Since the passing of my parents, I’ve inherited my mother’s collection of over thirty years’ worth of clipped and copied recipes. Her recipe file is a treasure trove of (sometimes hilariously) retro dishes, classic cuisine and, most importantly, gems of home cooking offered up by friends and relatives.
This recipe is one of those donations. There’s no name on the file card it’s written on, so I’m unsure who the contributor was. As the title of the recipe suggests, these cookies come from the wholefood revolution of the 1970s, the era that popularised granola, wheatgerm, and heavy use of nuts and seeds in baked goods.
However much the title might conjure up – for those us old enough to remember – uncomfortable memories of Earth Shoes, shapeless cotton granny dresses, and food with the approximate consistency of sawdust, these cookies are actually quite nice. The nuts and seeds go lovely and toasty, the dates melt into a gooey caramel, and the molasses adds a nice mellow undertone to the sweetness.
I’ve veganized the recipe below, but if you want to follow the original, here it is:
Health Food Cookies
1 ¾ cup whole wheat flour
½ tsp. salt
1 tsp. baking soda
2 cups rolled oats
¼ cup margarine
1 ½ cups brown sugar
2 Tbls. flax seeds
6 Tbls. water
¼ cup oil (I used canola)
¼ cup molasses
½ cup sunflower seeds
½ cup raisins
½ cup chopped dates
½ cup desiccated coconut
½ cup chopped mixed nuts (your choice)
Preheat oven to 350°. Prepare cookie sheets by greasing or lining with baking paper. Set aside.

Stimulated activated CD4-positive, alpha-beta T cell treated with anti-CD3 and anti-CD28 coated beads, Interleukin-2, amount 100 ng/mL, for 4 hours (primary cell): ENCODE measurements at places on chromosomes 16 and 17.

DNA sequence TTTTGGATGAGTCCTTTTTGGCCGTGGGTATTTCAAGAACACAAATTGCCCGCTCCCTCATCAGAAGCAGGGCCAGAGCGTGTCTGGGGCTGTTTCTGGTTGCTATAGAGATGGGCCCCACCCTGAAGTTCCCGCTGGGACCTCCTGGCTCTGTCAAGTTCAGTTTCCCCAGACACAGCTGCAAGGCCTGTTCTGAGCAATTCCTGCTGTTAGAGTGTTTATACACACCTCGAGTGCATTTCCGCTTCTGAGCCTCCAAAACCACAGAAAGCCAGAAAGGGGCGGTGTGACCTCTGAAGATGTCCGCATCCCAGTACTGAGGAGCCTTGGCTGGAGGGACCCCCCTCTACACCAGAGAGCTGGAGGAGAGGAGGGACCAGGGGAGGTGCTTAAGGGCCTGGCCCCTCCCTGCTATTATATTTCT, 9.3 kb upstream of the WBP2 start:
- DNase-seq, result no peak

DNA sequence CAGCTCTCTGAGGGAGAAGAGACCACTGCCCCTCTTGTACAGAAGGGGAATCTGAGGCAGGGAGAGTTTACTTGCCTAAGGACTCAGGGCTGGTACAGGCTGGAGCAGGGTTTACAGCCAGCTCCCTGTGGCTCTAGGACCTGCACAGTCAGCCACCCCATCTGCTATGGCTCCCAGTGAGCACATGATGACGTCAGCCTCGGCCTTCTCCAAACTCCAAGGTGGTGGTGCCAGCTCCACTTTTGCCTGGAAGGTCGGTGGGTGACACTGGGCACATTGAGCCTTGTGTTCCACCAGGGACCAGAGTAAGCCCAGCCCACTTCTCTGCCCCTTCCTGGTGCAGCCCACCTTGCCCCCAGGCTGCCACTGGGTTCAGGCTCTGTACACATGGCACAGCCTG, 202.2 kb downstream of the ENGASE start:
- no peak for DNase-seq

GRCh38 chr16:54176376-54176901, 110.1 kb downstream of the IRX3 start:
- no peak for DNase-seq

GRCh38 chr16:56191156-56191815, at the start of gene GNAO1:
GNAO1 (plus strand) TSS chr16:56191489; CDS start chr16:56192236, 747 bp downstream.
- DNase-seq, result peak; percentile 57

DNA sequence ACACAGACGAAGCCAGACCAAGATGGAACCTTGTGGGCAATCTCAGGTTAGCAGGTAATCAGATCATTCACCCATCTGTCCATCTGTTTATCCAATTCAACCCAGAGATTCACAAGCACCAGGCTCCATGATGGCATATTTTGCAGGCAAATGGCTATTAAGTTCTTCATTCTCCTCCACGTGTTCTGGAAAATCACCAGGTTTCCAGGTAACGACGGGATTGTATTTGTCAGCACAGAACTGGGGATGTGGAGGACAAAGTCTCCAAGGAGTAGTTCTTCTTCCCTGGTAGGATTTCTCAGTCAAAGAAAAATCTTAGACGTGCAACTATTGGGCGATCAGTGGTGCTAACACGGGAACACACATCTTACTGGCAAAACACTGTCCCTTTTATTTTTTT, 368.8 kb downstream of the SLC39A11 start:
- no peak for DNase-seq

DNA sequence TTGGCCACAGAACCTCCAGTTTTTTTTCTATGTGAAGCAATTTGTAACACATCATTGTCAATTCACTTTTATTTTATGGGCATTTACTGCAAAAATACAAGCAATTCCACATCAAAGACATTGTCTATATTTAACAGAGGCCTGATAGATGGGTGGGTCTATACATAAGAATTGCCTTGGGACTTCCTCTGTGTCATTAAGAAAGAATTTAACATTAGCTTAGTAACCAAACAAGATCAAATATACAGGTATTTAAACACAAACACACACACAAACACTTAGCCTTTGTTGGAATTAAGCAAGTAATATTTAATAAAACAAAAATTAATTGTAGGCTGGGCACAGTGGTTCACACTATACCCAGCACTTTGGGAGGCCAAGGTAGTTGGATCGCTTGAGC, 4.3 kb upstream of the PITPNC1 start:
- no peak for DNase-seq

In a large bowl, mix the flour, salt, soda and oats. Set aside.
In a medium bowl, cream the margarine and sugar together. Grind the flax seeds to a powder in a blender, then add the water and whiz together to mix. Add to the margarine mixture, along with the oil and molasses, and mix well. Add to the flour mixture and stir until just mixed.
Place the remaining ingredients in another medium bowl and mix with your hands until all the bits are evenly distributed. Add to the cookie dough and stir until incorporated. If you went to Brownies or Cub Scouts, the resulting mass will remind you of those birdseed feeders you made every winter, but don’t worry, the cookies it makes will be nice.
Drop heaping tablespoonfuls onto your prepared sheets. Using damp hands, flatten and shape into rounds. Bake for 12 – 20 minutes, depending on how crunchy you want them.
Makes about 2 dozen
70s brainstorm: If you can find carob chips where you live, they’d make a nice addition.
Wild garlic is one of the joys of spring. Mellower than garlic, with slightly sweet, herbal undertones, it’s a wonderfully versatile addition to your late spring and early summer recipes. You can eat it raw in salads or in a sandwich, or use it as a substitute for basil in pesto. In cooked recipes, it makes a nice substitute for greens such as you spinach, kale or spring greens. If you pick too much to use fresh, just wash and dry thoroughly, then freeze it for later use.